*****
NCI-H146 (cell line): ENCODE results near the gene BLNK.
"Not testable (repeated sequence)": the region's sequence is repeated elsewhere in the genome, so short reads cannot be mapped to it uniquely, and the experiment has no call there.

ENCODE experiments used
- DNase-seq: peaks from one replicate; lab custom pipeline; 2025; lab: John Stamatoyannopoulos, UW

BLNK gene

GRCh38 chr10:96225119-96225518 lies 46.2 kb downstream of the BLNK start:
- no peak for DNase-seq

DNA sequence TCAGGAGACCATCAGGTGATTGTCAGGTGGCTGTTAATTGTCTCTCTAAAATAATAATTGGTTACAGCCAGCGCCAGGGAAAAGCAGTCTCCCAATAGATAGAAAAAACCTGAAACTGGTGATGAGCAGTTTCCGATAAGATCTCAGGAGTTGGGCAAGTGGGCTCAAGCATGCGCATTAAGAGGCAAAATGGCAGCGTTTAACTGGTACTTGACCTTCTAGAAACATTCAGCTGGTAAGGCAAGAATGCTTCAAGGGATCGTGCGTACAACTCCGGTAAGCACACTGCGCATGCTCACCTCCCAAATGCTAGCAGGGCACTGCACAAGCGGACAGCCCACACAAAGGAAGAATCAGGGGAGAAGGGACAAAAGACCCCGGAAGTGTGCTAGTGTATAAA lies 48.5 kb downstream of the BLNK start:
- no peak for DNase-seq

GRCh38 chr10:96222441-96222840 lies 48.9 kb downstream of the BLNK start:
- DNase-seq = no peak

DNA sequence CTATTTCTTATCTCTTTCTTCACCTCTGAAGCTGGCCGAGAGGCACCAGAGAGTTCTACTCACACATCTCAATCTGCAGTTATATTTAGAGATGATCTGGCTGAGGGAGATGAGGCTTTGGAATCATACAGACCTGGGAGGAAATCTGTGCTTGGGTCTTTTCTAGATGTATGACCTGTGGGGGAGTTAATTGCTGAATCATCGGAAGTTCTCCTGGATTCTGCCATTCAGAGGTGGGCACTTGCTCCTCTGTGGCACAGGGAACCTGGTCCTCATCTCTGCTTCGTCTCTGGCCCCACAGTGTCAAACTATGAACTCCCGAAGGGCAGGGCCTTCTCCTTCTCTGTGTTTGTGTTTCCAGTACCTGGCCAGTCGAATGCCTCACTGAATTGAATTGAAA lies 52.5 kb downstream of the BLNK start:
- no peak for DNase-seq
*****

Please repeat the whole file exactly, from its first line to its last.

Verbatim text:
NCI-H146 (cell line): ENCODE results near the gene BLNK.
"Not testable (repeated sequence)": the region's sequence is repeated elsewhere in the genome, so short reads cannot be mapped to it uniquely, and the experiment has no call there.

ENCODE experiments used
- DNase-seq: peaks from one replicate; lab custom pipeline; 2025; lab: John Stamatoyannopoulos, UW

BLNK gene

GRCh38 chr10:96225119-96225518 lies 46.2 kb downstream of the BLNK start:
- no peak for DNase-seq

DNA sequence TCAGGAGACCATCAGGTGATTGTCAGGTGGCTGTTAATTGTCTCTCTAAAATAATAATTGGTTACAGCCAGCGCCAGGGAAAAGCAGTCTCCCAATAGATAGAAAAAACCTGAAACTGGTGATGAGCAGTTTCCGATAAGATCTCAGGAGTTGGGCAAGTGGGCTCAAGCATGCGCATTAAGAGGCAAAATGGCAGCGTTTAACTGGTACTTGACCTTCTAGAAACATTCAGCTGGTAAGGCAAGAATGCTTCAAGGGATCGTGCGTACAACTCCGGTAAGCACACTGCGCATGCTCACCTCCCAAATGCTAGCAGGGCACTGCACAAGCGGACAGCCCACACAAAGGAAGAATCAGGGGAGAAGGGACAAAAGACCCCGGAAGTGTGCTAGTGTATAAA lies 48.5 kb downstream of the BLNK start:
- no peak for DNase-seq

GRCh38 chr10:96222441-96222840 lies 48.9 kb downstream of the BLNK start:
- DNase-seq = no peak

DNA sequence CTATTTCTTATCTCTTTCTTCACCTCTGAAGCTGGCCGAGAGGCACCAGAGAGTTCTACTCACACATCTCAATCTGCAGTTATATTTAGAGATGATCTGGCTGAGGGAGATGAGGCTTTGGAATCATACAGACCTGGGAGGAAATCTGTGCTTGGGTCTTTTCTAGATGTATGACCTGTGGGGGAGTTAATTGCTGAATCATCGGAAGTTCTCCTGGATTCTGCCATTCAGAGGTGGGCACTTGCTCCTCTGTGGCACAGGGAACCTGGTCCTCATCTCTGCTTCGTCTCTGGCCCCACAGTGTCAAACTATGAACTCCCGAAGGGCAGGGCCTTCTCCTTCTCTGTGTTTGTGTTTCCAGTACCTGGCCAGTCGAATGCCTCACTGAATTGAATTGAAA lies 52.5 kb downstream of the BLNK start:
- no peak for DNase-seq